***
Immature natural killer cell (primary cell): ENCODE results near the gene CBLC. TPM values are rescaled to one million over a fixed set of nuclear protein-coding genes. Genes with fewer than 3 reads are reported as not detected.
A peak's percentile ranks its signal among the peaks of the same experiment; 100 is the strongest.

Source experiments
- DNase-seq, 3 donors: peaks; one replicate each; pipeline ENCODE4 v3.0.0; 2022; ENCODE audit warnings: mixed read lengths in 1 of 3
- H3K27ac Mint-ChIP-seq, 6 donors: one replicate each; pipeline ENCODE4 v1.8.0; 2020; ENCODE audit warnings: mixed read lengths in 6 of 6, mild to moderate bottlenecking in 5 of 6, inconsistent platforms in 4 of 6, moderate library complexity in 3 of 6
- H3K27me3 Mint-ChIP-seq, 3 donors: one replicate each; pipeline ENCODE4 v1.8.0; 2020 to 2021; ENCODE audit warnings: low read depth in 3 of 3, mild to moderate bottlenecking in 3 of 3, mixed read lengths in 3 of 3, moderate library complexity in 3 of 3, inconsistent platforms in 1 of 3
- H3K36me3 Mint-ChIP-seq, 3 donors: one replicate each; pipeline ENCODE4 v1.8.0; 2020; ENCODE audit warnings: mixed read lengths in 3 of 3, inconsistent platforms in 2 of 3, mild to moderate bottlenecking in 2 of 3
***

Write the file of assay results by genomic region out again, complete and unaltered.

Immature natural killer cell (primary cell): ENCODE results near the gene CBLC. TPM values are rescaled to one million over a fixed set of nuclear protein-coding genes. Genes with fewer than 3 reads are reported as not detected.
A peak's percentile ranks its signal among the peaks of the same experiment; 100 is the strongest.

Source experiments
- DNase-seq, 3 donors: peaks; one replicate each; pipeline ENCODE4 v3.0.0; 2022; ENCODE audit warnings: mixed read lengths in 1 of 3
- H3K27ac Mint-ChIP-seq, 6 donors: one replicate each; pipeline ENCODE4 v1.8.0; 2020; ENCODE audit warnings: mixed read lengths in 6 of 6, mild to moderate bottlenecking in 5 of 6, inconsistent platforms in 4 of 6, moderate library complexity in 3 of 6
- H3K27me3 Mint-ChIP-seq, 3 donors: one replicate each; pipeline ENCODE4 v1.8.0; 2020 to 2021; ENCODE audit warnings: low read depth in 3 of 3, mild to moderate bottlenecking in 3 of 3, mixed read lengths in 3 of 3, moderate library complexity in 3 of 3, inconsistent platforms in 1 of 3
- H3K36me3 Mint-ChIP-seq, 3 donors: one replicate each; pipeline ENCODE4 v1.8.0; 2020; ENCODE audit warnings: mixed read lengths in 3 of 3, inconsistent platforms in 2 of 3, mild to moderate bottlenecking in 2 of 3